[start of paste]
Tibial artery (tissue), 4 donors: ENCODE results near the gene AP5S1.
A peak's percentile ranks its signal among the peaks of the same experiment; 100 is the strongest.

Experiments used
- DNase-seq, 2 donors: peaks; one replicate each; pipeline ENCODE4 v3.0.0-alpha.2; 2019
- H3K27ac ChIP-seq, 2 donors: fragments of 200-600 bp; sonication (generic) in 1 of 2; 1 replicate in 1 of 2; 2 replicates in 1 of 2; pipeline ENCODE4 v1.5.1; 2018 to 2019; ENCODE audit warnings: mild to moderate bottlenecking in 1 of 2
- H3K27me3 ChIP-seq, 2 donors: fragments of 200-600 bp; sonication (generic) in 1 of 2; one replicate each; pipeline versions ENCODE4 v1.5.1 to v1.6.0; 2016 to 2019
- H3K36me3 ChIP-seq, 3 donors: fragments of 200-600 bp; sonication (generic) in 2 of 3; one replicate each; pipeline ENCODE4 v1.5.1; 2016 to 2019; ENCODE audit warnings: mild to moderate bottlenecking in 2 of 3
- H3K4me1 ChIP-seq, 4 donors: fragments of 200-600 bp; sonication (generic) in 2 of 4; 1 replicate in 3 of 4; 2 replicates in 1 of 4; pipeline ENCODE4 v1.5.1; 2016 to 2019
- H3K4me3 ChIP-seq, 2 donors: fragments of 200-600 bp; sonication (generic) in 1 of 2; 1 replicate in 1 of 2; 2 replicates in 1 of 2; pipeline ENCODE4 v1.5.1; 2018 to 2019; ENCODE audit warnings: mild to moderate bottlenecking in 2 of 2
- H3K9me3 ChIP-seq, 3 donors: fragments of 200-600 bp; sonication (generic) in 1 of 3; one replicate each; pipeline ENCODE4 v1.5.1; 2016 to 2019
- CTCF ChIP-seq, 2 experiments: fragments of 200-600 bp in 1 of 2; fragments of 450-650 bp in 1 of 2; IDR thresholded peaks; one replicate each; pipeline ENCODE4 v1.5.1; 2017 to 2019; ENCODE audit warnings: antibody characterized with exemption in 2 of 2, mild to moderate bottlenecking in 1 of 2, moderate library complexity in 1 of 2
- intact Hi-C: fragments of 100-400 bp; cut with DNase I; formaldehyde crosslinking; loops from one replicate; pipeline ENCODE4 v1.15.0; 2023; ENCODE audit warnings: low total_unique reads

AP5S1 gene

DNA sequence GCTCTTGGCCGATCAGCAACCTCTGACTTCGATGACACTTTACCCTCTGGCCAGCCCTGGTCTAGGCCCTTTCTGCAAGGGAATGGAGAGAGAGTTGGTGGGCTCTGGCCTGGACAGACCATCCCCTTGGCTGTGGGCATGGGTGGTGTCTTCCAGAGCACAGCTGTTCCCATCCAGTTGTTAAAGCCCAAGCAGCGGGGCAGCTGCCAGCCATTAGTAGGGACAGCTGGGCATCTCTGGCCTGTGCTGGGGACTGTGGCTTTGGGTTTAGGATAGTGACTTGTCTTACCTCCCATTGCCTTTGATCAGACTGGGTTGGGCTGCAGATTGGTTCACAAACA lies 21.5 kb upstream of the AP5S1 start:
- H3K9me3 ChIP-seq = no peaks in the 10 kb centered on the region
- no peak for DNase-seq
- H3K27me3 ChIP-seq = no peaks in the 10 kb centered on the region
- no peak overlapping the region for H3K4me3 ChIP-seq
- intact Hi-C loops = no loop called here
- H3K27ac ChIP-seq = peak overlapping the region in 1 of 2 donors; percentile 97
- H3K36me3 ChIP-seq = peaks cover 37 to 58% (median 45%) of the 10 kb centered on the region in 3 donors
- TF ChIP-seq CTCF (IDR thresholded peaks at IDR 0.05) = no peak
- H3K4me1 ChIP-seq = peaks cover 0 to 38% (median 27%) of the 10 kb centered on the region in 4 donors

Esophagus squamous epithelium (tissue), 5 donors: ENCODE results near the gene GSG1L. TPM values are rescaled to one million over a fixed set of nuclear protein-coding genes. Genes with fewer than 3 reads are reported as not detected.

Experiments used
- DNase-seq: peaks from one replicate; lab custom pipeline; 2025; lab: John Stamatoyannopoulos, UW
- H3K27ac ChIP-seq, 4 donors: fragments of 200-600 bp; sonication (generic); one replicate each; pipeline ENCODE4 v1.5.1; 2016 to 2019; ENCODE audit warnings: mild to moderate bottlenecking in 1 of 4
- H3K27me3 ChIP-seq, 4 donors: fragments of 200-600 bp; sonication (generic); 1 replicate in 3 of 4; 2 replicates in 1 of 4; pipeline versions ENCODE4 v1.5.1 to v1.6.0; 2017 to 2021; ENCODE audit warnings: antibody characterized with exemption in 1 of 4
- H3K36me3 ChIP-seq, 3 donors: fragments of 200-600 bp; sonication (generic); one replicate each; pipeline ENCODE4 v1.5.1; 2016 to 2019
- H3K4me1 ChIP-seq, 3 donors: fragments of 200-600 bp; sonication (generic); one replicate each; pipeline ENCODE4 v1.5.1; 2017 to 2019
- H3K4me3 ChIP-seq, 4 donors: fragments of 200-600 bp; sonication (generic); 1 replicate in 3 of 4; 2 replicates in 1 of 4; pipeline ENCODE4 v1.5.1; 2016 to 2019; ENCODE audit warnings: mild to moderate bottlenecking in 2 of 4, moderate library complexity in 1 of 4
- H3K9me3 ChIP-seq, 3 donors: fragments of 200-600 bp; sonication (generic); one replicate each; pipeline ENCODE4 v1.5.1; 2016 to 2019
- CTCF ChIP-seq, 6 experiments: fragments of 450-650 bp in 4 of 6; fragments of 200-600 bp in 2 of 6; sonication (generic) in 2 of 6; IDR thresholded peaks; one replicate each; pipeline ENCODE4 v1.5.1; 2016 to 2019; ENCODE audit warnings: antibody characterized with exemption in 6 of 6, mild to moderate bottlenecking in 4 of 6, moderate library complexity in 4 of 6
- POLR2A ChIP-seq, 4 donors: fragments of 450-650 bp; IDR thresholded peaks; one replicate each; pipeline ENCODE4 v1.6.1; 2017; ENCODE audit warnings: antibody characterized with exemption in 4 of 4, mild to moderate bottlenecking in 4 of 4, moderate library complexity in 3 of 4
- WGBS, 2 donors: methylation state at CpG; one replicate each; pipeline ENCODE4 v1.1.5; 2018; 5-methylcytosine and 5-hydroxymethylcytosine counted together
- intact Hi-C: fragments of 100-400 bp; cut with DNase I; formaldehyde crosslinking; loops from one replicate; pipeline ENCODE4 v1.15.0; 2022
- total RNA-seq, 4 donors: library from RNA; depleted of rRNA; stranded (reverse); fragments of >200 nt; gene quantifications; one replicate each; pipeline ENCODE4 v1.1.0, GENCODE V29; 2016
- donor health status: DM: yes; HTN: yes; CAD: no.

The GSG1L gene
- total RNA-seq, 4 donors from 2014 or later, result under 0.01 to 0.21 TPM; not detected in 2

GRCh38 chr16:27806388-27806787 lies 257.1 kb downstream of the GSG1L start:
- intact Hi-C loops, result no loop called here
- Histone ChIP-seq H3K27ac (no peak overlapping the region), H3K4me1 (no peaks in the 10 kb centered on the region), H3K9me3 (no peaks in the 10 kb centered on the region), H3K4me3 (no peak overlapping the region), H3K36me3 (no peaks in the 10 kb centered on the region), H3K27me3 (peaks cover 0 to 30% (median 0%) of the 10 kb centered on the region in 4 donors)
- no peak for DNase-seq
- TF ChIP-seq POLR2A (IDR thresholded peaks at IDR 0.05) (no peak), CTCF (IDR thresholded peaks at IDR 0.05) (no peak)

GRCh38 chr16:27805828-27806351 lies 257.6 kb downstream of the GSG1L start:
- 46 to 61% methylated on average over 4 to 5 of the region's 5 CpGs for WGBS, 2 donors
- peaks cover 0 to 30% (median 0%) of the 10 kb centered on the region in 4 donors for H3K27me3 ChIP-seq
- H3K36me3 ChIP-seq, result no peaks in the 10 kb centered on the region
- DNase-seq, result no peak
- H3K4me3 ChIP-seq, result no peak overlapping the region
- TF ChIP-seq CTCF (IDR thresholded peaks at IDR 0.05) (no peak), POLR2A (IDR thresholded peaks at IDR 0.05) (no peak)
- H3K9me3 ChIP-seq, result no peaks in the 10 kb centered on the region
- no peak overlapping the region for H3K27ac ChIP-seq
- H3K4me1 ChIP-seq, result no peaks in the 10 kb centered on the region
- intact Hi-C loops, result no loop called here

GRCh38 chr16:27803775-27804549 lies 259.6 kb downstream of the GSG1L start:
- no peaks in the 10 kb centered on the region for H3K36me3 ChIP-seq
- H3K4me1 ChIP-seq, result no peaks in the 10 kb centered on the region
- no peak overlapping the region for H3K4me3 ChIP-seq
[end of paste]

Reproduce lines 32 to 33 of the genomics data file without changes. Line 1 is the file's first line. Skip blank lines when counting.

- H3K9me3 ChIP-seq, 3 donors: fragments of 200-600 bp; sonication (generic); one replicate each; pipeline ENCODE4 v1.5.1; 2016 to 2019
- CTCF ChIP-seq, 6 experiments: fragments of 450-650 bp in 4 of 6; fragments of 200-600 bp in 2 of 6; sonication (generic) in 2 of 6; IDR thresholded peaks; one replicate each; pipeline ENCODE4 v1.5.1; 2016 to 2019; ENCODE audit warnings: antibody characterized with exemption in 6 of 6, mild to moderate bottlenecking in 4 of 6, moderate library complexity in 4 of 6